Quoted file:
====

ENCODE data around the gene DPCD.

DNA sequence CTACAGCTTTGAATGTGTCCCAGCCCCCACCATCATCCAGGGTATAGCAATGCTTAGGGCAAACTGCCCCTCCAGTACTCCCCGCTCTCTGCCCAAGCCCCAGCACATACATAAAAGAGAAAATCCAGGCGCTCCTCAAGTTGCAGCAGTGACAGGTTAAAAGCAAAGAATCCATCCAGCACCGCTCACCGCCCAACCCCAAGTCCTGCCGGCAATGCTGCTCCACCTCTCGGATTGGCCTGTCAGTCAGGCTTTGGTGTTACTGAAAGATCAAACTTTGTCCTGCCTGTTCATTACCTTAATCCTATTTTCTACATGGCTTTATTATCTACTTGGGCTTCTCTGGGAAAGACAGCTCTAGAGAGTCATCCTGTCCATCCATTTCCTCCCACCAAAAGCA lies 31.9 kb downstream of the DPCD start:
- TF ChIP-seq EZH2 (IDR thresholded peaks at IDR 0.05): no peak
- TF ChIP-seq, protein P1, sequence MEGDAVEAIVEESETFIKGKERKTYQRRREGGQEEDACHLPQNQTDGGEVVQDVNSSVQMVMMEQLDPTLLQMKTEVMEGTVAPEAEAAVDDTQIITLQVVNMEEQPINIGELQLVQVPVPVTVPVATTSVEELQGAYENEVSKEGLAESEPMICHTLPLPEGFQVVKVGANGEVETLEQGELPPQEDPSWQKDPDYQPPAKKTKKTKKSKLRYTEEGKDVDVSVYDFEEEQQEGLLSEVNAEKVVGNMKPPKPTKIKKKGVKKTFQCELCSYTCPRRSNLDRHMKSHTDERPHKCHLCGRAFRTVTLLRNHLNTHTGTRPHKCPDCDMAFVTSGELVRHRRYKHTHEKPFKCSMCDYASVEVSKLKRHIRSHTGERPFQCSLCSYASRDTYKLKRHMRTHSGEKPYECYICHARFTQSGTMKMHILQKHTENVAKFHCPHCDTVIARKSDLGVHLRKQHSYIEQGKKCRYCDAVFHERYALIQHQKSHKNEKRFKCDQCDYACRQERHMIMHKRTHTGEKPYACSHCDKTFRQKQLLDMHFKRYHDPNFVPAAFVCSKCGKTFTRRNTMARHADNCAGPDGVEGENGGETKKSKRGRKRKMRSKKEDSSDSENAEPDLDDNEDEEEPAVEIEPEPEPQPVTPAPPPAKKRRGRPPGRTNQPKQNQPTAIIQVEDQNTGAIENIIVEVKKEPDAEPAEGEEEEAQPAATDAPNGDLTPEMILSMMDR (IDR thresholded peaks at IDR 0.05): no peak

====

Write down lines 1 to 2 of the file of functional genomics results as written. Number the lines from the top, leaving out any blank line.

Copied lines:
ENCODE data around the gene DPCD.

DNA sequence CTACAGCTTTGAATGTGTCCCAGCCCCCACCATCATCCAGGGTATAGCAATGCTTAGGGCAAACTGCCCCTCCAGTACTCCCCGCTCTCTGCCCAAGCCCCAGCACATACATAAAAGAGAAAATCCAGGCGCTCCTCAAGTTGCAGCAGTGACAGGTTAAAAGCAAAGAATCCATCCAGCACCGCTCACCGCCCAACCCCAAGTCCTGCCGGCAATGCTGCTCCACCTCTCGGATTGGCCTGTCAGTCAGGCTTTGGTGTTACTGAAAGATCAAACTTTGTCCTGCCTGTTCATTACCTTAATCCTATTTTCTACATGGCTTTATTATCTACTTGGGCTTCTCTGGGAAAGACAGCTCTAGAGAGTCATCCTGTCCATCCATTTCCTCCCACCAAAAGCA lies 31.9 kb downstream of the DPCD start: